There seems to be a bit of a controversy in Pagan circles about the use of the names of Gods and Goddesses, either for children, or as a new name for oneself.
There are those who argue that it is inappropriate. Even hubristic.
But as with most aspects of Paganism, much of the answer to this question comes down to your own personal beliefs, and how you view the Divine.
And this, of course, will play a big part in whether you think it is acceptable or not to use a God or Goddess’s name.
If you are a polytheist — if you consider the Gods to be distinct, individual entities, completely separate from mortal life — perhaps you might agree that using their names is inappropriate.
In which case, you should, of course, avoid, or choose names which contain a deity’s name, or carry the meaning ‘belonging to such-and-such’, rather than the deity’s name itself.
But if you are a pantheist — if you believe that the Divine is in all things, making us all essentially ‘divine beings’ — then choosing the name of a God or Goddess might be seen as not just acceptable, but suitable and respectful.
Using the actual names of Gods and Goddesses is not a new phenomenon.
Several names from ancient Paganism have long become established as given names in the English-speaking world. These include Aurora, Branwen, Bridget, Diana, Felicity, Flora, Freya, Irene, Iris, Lilith, Luna, Maia, Phoebe, Rhiannon, Sophia and Victoria.
The names of male divinities used for boys is less common, but there are still some, which have seen varying amounts of use, such as Adonis, Augustus, Dylan, Hercules, Julius, Odin — and Jesus. This last may be principally found in the Spanish community, pronounced ‘he-SOOS’ and used in reference to a Catholic festival, but nevertheless, it’s still the name of a figure considered divine by many, and currently ranking 92nd in the US.
In some religions, such as Hinduism, it has long been considered not just acceptable to use the name of a God or Goddess, but desirable, because it is believed that the child will grow to be like the deity, as well as be protected by them.
There’s also the power of the positive. Call it ‘good’, ‘light’, ‘love’, ‘karma’ whatever. It seems common sense to choose names with as much positivity as you can.
And, let’s face it, you can’t get much more positive than the names of the Divine itself!
There are literally tens of thousands of named Gods and Goddesses across the world, and my only caveat when choosing a God or Goddess’ name would be to select one that you not only like the sound of, but also feel an affinity with.
Here is just a small selection from some of the world’s principal mythologies:
Greek: Aphaia, Aphrodite, Apollo, Ares, Artemis, Athene, Atlas, Bia, Chaos, Coeus, Cratus, Cronos, Demeter, Dionysus, Eos, Epimetheus, Erebus, Gaia, Geras, Hades, Harmonia, Hebe, Hecate, Helius, Hephaestus, Hera, Hermes, Hestia, Hyperion, Iapetus, Iris, Leto, Mnemosyne, Morpheus, Nice, Nyx, Oceanus, Pan, Persephone, Phoebe, Phoebus, Poseidon, Prometheus, Proteus, Rhea, Selene, Tethys, Themis, Tyche, Zephyrus, Zeus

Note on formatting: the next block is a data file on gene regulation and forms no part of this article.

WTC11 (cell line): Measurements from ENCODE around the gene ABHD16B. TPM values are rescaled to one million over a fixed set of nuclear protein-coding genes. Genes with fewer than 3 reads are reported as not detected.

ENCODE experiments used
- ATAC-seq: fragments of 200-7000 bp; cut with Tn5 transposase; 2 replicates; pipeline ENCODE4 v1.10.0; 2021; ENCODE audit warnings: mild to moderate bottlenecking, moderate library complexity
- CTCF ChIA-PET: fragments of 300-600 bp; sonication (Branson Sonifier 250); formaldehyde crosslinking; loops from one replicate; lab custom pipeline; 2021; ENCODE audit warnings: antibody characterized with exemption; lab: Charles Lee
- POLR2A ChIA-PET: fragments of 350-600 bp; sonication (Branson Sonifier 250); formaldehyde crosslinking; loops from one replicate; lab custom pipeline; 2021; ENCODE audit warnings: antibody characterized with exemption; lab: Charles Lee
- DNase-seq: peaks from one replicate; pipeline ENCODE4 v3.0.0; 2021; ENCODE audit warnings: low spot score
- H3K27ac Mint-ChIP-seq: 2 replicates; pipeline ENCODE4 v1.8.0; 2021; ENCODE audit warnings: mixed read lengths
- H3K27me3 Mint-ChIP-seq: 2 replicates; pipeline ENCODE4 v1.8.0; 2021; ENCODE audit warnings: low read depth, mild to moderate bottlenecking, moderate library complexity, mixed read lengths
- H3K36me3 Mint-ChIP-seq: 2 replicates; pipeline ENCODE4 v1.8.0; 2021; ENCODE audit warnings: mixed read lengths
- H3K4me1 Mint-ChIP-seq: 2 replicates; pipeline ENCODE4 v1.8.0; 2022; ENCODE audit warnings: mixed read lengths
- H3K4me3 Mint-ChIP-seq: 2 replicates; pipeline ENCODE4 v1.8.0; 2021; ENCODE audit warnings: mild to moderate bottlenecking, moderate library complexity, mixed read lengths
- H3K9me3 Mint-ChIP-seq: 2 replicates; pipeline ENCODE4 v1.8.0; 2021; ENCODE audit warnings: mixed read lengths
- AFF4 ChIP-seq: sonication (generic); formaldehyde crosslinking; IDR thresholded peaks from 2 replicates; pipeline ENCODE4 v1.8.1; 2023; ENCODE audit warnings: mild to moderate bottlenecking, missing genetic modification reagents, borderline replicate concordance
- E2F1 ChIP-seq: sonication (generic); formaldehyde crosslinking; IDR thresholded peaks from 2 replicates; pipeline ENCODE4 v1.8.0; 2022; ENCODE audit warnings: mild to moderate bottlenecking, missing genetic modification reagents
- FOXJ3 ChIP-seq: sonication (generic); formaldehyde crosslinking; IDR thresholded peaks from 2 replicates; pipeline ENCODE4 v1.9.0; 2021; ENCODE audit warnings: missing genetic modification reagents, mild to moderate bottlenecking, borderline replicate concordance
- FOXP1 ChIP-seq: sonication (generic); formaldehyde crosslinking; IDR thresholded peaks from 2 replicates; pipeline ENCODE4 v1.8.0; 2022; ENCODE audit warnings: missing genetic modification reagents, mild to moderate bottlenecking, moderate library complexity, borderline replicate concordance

Roman: Abundantia, Aesculapius, Anna Perenna, Apollo, Aurora, Bacchus, Bellona, Bona Dea, Caelus, Carmenta, Ceres, Cloacina, Consus, Cupid, Deverra, Diana, Egeria, Fauna, Felicitas, Flora, Fortuna, Fulgora, Hilaritas, Hora, Janus, Juno, Jupiter, Justitia, Larentina, Liber, Libera, Libertas, Lucina, Luna, Lupercus, Mars, Mater Matuta, Mercury, Minerva, Neptune, Ops, Pax, Pietas, Pluto, Pomona, Priapus, Proserpina, Quirinus, Robigus, Saturn, Silvanus, Sol, Tellus, Terminus, Trivia, Vacuna, Venus, Vertumnus, Vesta, Virbius, Volumna, Voluptas, Vulcan
Egyptian: Aken, Aker, Ammit, Amun, Amunet, Anhur, Anubis, Anuket, Apis, Ash, Aten, Bast, Geb, Ha, Hapi, Hathor, Hedetet, Heka, Heqet, Horus, Huh, Iabet, Iah, Imentet, Isis, Kebechet, Khepri, Khnum, Khonsu, Ma’at, Mafdet, Mehen, Menhit, Meret, Min, Mnevis, Monthu, Neith, Nekhbet, Neper, Nephthys, Nut, Osiris, Pakhet, Ptah, Qebui, Rem, Renenutet, Satet, Seker, Sekhmet, Serket, Seth, Tatenen, Taweret, Tefnut, Tenenet, Thoth, Wadjet, Wosret
Hindu: Aditi, Agni, Arjuna, Aruna, Asura, Bhadra, Bharani, Bhavani, Bhudevi, Brahma, Chamundi, Chandra, Daksha, Danu, Dhumavati, Durga, Ganesha, Garuda, Gayatri, Hanuman, Hari, Indra, Kali, Krishna, Lakshman, Lakshmi, Lalitha, Mahavidya, Matangi, Mitra, Mohini, Nandi, Narada, Narayana, Nataraja, Navadurga, Padmavati, Parasiva, Parvati, Prajapati, Rama, Rati, Rudra, Rukmini, Saraswati, Sati, Shakti, Shatarupa, Shiva, Shree, Sita, Soma, Surya, Tara, Uma, Ushas, Varuna, Vasu, Vayu, Vishnu
Celtic: Abellio, Adsullata, Agrona, Alaunus, Alisanos, Andarta, Andraste, Arausio, Arduinna, Artio, Belatucadros, Belenus, Belisama, Bormana, Bormo, Brigantia, Camulos, Cernunnos, Cissionius, Cocidius, Coventina, Damara, Damona, Epona, Esus, Fagus, Grannus, Icovellauna, Lenus, Leucetios, Lugus, Maponus, Moritasgus, Nantosuelta, Nemausus, Nemetona, Nodens, Ogmios, Robor, Rosmerta, Sabrina, Sirona, Smertrios, Sucellos, Sulis, Tamesis, Taranis, Toutatis, Verbeia, Veteris, Vindonnus.